That sounds like a great system. I always have good intentions of creating a good backup system myself, but never seem to get around to it. I’ve found Mozy to be a great solution for me, plus as you mentioned, it has the added benefit of staying around even if my house burns down.

    It’s only $5/month for unlimited backup, and once it does the initial backup, it only backs up files that have changed. It runs in the background and waits until I’m not using my computer to upload files. Mozy also just released a beta version for Mac.

    Until I have the time to build the PC equivalent of the slick setup you have, it’s been a great solution for a forgetful person like myself.

    I’d hate to restore all my files over the net too, but it sure beats what I had before.

  4. Steve Basile said:

    There’s a single solution out there for YEARS that accomplishes the same thing as SuperDuper/CCC AND TimeMachine. It’s called Synchronize Pro ($99, http://www.qdea.com).

    Synch Pro does full bootable backups like CCC and Super Duper. It also does incremental backups and saves multiple generations of files like Time Machine. It also does timed backups. It ain’t as pretty as Time Machine but it does the same thing.

    Finally, if you have the coin to score a Mac Pro then get a FireWire backup drive.

  5. Travis said:

    Thanks for the recommendation Steve, I’ll give Synchronize Pro a look.

    And you right, it definitely is *not* as pretty as Time Machine :)

  6. Jochen Wolters said:

    Travis:

    According to the Revision History, SuperDuper! supports storing its bootable backup on the same volume that is used by Time Machine. So, even though there may be advantages to partitioning the drive into two volumes, it is not a required step (anymore).

    Also, SuperDuper! can clone a Time Machine volume, so if you are getting a second drive, just clone your main backup drive onto it and take it off-site. Great peace of mind at bearable hassle. ;)

    Greetings,

    Jochen.

  7. Travis said:

    Jochen, thanks for the tip!

    Not only would this save a step, but also reclaim any wasted space used up by the partition for my system backup. For example, if I partition of 250Gb for cloning, but my actual backup size is only 120Gb, that’s 130Gb that I can’t use for Time Machine.

  8. Sandy said:

    In step two, you refer to your system drive. Is your MacBookPro’s drive partitioned? If so what’s not on the system drive partition?

  9. Travis said:

    Hi Sandy, I’m referring to making a partition on your backup drive that’s the same size as your system drive, not actually on the system drive.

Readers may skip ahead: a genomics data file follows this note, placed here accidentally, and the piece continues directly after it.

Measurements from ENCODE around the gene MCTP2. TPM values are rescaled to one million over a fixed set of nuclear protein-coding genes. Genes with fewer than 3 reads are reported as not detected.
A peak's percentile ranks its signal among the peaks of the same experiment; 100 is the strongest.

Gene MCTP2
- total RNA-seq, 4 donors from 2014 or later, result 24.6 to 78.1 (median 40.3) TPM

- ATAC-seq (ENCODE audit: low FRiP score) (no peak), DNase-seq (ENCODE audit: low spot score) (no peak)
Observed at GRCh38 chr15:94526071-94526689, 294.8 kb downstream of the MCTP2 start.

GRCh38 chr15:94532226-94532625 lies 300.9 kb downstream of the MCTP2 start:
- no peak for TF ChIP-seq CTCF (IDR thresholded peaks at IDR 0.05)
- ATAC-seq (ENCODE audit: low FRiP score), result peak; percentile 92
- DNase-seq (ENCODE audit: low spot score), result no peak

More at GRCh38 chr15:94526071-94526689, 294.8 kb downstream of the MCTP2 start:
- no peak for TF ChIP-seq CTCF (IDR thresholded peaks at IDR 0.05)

10. Morasy said:

    thanks much, bro

  11. polypus said:

    check out OWC’s external NewerTech Guardian MAXimus. these units contain two drives (that you can choose yourself if you want) and have hardware raid 1 built in.

    for non propellerheads, basically what that means is that all your time machine backups are read and written to 2 drives at once so that if one fails you still have the other.

    i’m not sure if it can be partitioned, you’ll have to call their customer service, so for the above scheme it may not work. but for one large backup volume it should be really good.

  12. polypus said:

    i’ve been considering a similar setup, using the Guardian MAXimus i mentioned in the above post with time machine to back up only my home directories.

    and using the stock 320GB drive that will come with my new mac pro, in an external enclosure, as a system backup drive with superduper. this will not back up my home directories.

    i’m thinking that i’ll have two internal hardrives (actually raid0 sets, but to keep it simple i’ll just call them drives). one as a boot drive and the other containing my home directories. anybody done anything similar?

  13. minnie swirl said:

    How big should your external hard drive be? I know that you need the same size as your internal hard drive for SD, so then should I buy an external hard drive that is the size of my internal drive plus how much more for Time Machine? I’m new to all of this so please forgive my ignorance.

  14. Travis Isaacs said:

    @Minnie – buying a hard drive that’s at least as big as your current drive is a good place to start. Time Machine will keep as many copies of your files as it has room for, so the more the merrier. Storage is so cheap right now, I would start with 500gb if it fits your budget.

  15. minnie swirl said:

    @Travis – Thank you!